If he wanted to implement reforms, he could have put specific ones on the table, and put public pressure on Parliament to implement them. He had the support of the public. Instead - the psychotic battle between him and Tymo got in the way.

Third - if anything, this year's election, which to use Tammy Lynch's phrase, was forged by dissapointment, clearly pointed out the price of failing to keep promises - Yushchenko, who concentrated far too much on a psychotic battle with Tymoshenko (she did her part too), was soundly kicked in the behind. Yabookyvych and the puppet masters who control him (Pinchuk, Akhmetov, Kolesnikov, Azarov, etc) should take note.

Fourth - Tymoshenko should have learned a very hard lesson - as Abraham Lincoln said, you can fool some of the people all of the time, and all of the people some of the time, but you can't fool all of the people all of the time. Her appalling attempt to claim that there are no oligarchs in her bloc and that she is not subject to any oligarchs is beyond belief - it is atrocious. If she had been more honest, I believe she would have gotten more votes.

Fifth - if there is anything that these elections revealed, it is this - Ukraine has been the victim of a horrible, horrible stealing, drinking and robbing corruption binge by a "select" few people. A few people robbed the entire country through privatization deals and through abuse of government to the point where there is almost nothing left to steal.

elmer said...

Here's the rest of it:

Corruption, which has been talked about for years, is massively prevalent. The rights of ordinary citizens - well, that's too trifling for the "political elite" to worry about - except for pensions, of course, which are a pittance.

So the people had the freedom to finally wake up - and fully realize - whom do we elect, a bandit or a self-obsessed publicity queen who goes after everyone else's corruption, but not her own bloc's?

Not much of a choice.

And, after about 19 years, especially after the constitutional changes in 2006 - not much of a system.

And Julia found this out the hard way - imagine going in front of an election commission which is politically appointed, and not independent.

Imagine going in front of a court which has 49 goddamn politically appionted sycophant judges!!!!!!!! to decide election questions - with no public TV coverage. When Gore challenged the election against George Bush, it was in front of an elected judge, subject to TV coverage, and subject to appellate review by the Florida Supreme Court, and by the US Supreme Court - neither of which had 49 goddamn "judges" on it.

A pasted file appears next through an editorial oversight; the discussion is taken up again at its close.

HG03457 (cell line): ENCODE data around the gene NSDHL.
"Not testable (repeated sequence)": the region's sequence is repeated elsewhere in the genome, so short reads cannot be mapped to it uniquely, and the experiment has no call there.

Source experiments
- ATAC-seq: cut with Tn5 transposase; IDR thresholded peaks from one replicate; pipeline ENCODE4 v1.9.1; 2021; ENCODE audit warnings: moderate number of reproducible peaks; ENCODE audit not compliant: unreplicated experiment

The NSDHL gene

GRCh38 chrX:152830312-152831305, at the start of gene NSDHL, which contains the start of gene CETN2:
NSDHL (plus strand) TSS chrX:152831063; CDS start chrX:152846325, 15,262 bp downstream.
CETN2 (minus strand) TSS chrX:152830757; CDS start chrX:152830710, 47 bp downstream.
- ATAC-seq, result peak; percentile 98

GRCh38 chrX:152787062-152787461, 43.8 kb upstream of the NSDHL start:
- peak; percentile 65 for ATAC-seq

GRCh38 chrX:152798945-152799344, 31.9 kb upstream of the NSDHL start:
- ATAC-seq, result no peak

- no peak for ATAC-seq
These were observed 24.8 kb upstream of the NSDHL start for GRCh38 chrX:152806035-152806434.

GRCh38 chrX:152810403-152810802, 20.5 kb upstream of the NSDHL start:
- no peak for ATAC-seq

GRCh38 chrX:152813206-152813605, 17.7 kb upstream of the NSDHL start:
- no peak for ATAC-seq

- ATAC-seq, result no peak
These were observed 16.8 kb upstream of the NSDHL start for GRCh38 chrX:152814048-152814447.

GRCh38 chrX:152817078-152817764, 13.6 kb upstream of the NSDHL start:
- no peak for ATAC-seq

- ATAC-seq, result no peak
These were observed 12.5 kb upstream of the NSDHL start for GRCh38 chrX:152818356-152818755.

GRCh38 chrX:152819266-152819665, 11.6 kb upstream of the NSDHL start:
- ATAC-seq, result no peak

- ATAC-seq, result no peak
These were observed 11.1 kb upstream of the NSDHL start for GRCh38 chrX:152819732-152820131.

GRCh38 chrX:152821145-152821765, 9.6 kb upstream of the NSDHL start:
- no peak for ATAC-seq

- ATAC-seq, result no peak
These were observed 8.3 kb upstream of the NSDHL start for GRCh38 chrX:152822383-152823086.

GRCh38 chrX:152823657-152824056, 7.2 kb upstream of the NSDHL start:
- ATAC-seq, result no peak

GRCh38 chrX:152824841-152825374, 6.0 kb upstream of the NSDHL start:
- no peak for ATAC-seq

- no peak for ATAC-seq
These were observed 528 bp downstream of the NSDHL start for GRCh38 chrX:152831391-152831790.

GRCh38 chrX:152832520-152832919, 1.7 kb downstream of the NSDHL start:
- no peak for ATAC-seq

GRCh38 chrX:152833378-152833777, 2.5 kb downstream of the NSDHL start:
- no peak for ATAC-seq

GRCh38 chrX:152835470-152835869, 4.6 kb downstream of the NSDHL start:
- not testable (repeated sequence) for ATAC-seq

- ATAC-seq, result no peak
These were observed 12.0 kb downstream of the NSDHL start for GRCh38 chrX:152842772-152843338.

Welcome to what the rest of Ukraine experiences, Yulka. Crooked courts and no rights for ordinary citizens.

In Ukraine, the game still continues to be electing a different set of thugs in a crooked system.

The task ought to be 1)setting goals for reform and 2) implementing those goals.

One doesn't need to change the Cabinet to do that. One merely needs all of the oligarchs to stop playing the "war of all against all", and to stop playing the "Not Invented Here, So We'll Reject It" games.

One doesn't need to remove the Prime Minister - only some civil cooperation.

Yanukovych gave a very nice inauguration speech. The problem in Ukraine is that those speeches have been given year after year after year after year after year.

So that it's come to the point that people view Yanukovych's speech as just a bunch of lies, given for the benefit of continuing an oligarchic system.

And it amounts to "my oligarchs and I are better for Ukraine than you and your oligarchs."

Which, of course, is utter cow manure, horse hockey and nonsense.

It reminds me of my favorite poster of all time - a naked man with a huge scowl on his face is holding a pile of brown shit in one hand, and a pile of black shit in the other.

The caption underneath reads - "tired of the same old shit? Try ours."

That's Ukraine - unless people get rid of the oligarch system, and unless the "political elite" start cooperating - finally.

Taras said...


We'll see. They don’t have the supermajority (300 votes) to make Russian the second official language.

I think they’ll opt for the path of least resistance: making it a regional language in Russified regions, a de facto official status at the regional level.

Joining the customs union contradicts Ukraine’s WTO membership and has already been ruled out by deputy chief of staff Akimova.


Yushchenko screwed up everything except freedom of speech and Holodomor recognition.

Tymoshenko ended up fooling herself.

Has any PM ever won the presidency amid a 15% GDP contraction, rampant corruption and barefaced lies?

Btw, Lozynsky has been captured.